The Tuskegee Airmen played a critical role in breaking down racial barriers in America that continue to this day.

Their legacy is being continued through the award of a $500,000 grant from the FAA to the Tuskegee Airmen National Museum that to train students to be pilots and work in other aviation careers. Detroit is the only site in Michigan selected to receive the award. 

Brian Smith, President of the Tuskegee Airmen National Museum stated “This effort will allow us to build on the rich legacy of the Tuskegee Airmen by building a better future for the next generation of students who will become airplane pilots, drone pilots, aerospace engineers etc. Right now, there’s a kid dreaming of flying who may come here and go on to become an astronaut. You never know how far your dreams will take you. This grant will make dreams come true.”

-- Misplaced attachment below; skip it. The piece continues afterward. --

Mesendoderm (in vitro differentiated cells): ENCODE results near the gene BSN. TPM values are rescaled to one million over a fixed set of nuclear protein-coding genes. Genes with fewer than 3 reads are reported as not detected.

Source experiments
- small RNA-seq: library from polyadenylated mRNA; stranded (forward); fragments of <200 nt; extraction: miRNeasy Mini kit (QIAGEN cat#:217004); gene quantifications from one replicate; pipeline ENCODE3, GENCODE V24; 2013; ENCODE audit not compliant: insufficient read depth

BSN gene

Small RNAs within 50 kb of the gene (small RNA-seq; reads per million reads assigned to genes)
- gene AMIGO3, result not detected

The Tuskegee Airmen was the American military’s first all African American fighter pilot squadron. The national museum in Detroit honors the bravery and history of the pilots and crews who served with distinction in WWII. The museum has three locations in Detroit: The Charles H. Wright Museum of African American History, Historic Fort Wayne and Detroit City Airport. 

Museum officials will host a press conference on March 10 to unveil details of the program and how interested students may sign up. Currently, the museum is training 20 students in its program. The next class will have 30 students starting May 18. Students will also have an opportunity to sign up for aviation summer camps that kick off in June. 

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